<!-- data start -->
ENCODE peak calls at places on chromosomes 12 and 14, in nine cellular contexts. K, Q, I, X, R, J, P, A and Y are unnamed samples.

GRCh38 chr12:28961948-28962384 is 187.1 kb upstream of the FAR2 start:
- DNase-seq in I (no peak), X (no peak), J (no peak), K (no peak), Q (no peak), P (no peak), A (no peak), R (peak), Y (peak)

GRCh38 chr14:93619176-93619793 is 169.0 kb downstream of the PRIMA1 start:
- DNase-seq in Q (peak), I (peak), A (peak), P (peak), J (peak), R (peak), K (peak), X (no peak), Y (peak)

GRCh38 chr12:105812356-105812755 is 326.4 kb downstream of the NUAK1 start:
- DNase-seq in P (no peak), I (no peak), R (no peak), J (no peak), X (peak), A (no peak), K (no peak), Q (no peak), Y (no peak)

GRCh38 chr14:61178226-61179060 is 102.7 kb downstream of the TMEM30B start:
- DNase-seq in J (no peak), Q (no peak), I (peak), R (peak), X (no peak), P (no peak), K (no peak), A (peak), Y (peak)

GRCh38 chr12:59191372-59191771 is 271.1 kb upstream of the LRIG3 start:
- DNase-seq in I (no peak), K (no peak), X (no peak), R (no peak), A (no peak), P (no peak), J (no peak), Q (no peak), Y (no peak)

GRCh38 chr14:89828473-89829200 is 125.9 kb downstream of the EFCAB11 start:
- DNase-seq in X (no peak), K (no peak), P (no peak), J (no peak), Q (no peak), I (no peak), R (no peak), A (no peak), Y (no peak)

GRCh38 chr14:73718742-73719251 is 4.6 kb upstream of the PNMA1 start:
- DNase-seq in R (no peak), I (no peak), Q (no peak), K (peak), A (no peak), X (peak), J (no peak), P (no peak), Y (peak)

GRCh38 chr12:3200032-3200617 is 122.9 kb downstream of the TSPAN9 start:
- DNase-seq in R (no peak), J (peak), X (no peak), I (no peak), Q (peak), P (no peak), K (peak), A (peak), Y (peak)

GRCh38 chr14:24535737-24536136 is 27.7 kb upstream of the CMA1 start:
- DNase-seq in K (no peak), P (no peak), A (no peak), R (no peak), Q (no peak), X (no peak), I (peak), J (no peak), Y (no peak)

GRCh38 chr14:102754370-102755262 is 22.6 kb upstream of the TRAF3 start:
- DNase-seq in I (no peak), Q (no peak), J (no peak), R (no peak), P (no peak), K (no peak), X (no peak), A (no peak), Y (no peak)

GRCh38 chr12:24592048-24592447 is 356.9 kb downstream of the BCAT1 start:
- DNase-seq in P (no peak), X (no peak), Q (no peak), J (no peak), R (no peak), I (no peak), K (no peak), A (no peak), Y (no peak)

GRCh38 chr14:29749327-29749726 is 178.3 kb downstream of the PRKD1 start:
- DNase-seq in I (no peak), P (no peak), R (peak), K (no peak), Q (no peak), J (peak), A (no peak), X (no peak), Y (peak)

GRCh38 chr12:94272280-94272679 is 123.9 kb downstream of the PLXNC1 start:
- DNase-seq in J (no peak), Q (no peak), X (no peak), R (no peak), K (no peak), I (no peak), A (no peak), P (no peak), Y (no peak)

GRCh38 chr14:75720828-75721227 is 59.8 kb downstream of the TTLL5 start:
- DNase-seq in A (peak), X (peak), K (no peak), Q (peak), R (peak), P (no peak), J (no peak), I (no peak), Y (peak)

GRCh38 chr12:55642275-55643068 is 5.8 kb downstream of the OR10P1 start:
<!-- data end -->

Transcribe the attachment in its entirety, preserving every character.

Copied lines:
ENCODE peak calls at places on chromosomes 12 and 14, in nine cellular contexts. K, Q, I, X, R, J, P, A and Y are unnamed samples.

GRCh38 chr12:28961948-28962384 is 187.1 kb upstream of the FAR2 start:
- DNase-seq in I (no peak), X (no peak), J (no peak), K (no peak), Q (no peak), P (no peak), A (no peak), R (peak), Y (peak)

GRCh38 chr14:93619176-93619793 is 169.0 kb downstream of the PRIMA1 start:
- DNase-seq in Q (peak), I (peak), A (peak), P (peak), J (peak), R (peak), K (peak), X (no peak), Y (peak)

GRCh38 chr12:105812356-105812755 is 326.4 kb downstream of the NUAK1 start:
- DNase-seq in P (no peak), I (no peak), R (no peak), J (no peak), X (peak), A (no peak), K (no peak), Q (no peak), Y (no peak)

GRCh38 chr14:61178226-61179060 is 102.7 kb downstream of the TMEM30B start:
- DNase-seq in J (no peak), Q (no peak), I (peak), R (peak), X (no peak), P (no peak), K (no peak), A (peak), Y (peak)

GRCh38 chr12:59191372-59191771 is 271.1 kb upstream of the LRIG3 start:
- DNase-seq in I (no peak), K (no peak), X (no peak), R (no peak), A (no peak), P (no peak), J (no peak), Q (no peak), Y (no peak)

GRCh38 chr14:89828473-89829200 is 125.9 kb downstream of the EFCAB11 start:
- DNase-seq in X (no peak), K (no peak), P (no peak), J (no peak), Q (no peak), I (no peak), R (no peak), A (no peak), Y (no peak)

GRCh38 chr14:73718742-73719251 is 4.6 kb upstream of the PNMA1 start:
- DNase-seq in R (no peak), I (no peak), Q (no peak), K (peak), A (no peak), X (peak), J (no peak), P (no peak), Y (peak)

GRCh38 chr12:3200032-3200617 is 122.9 kb downstream of the TSPAN9 start:
- DNase-seq in R (no peak), J (peak), X (no peak), I (no peak), Q (peak), P (no peak), K (peak), A (peak), Y (peak)

GRCh38 chr14:24535737-24536136 is 27.7 kb upstream of the CMA1 start:
- DNase-seq in K (no peak), P (no peak), A (no peak), R (no peak), Q (no peak), X (no peak), I (peak), J (no peak), Y (no peak)

GRCh38 chr14:102754370-102755262 is 22.6 kb upstream of the TRAF3 start:
- DNase-seq in I (no peak), Q (no peak), J (no peak), R (no peak), P (no peak), K (no peak), X (no peak), A (no peak), Y (no peak)

GRCh38 chr12:24592048-24592447 is 356.9 kb downstream of the BCAT1 start:
- DNase-seq in P (no peak), X (no peak), Q (no peak), J (no peak), R (no peak), I (no peak), K (no peak), A (no peak), Y (no peak)

GRCh38 chr14:29749327-29749726 is 178.3 kb downstream of the PRKD1 start:
- DNase-seq in I (no peak), P (no peak), R (peak), K (no peak), Q (no peak), J (peak), A (no peak), X (no peak), Y (peak)

GRCh38 chr12:94272280-94272679 is 123.9 kb downstream of the PLXNC1 start:
- DNase-seq in J (no peak), Q (no peak), X (no peak), R (no peak), K (no peak), I (no peak), A (no peak), P (no peak), Y (no peak)

GRCh38 chr14:75720828-75721227 is 59.8 kb downstream of the TTLL5 start:
- DNase-seq in A (peak), X (peak), K (no peak), Q (peak), R (peak), P (no peak), J (no peak), I (no peak), Y (peak)

GRCh38 chr12:55642275-55643068 is 5.8 kb downstream of the OR10P1 start: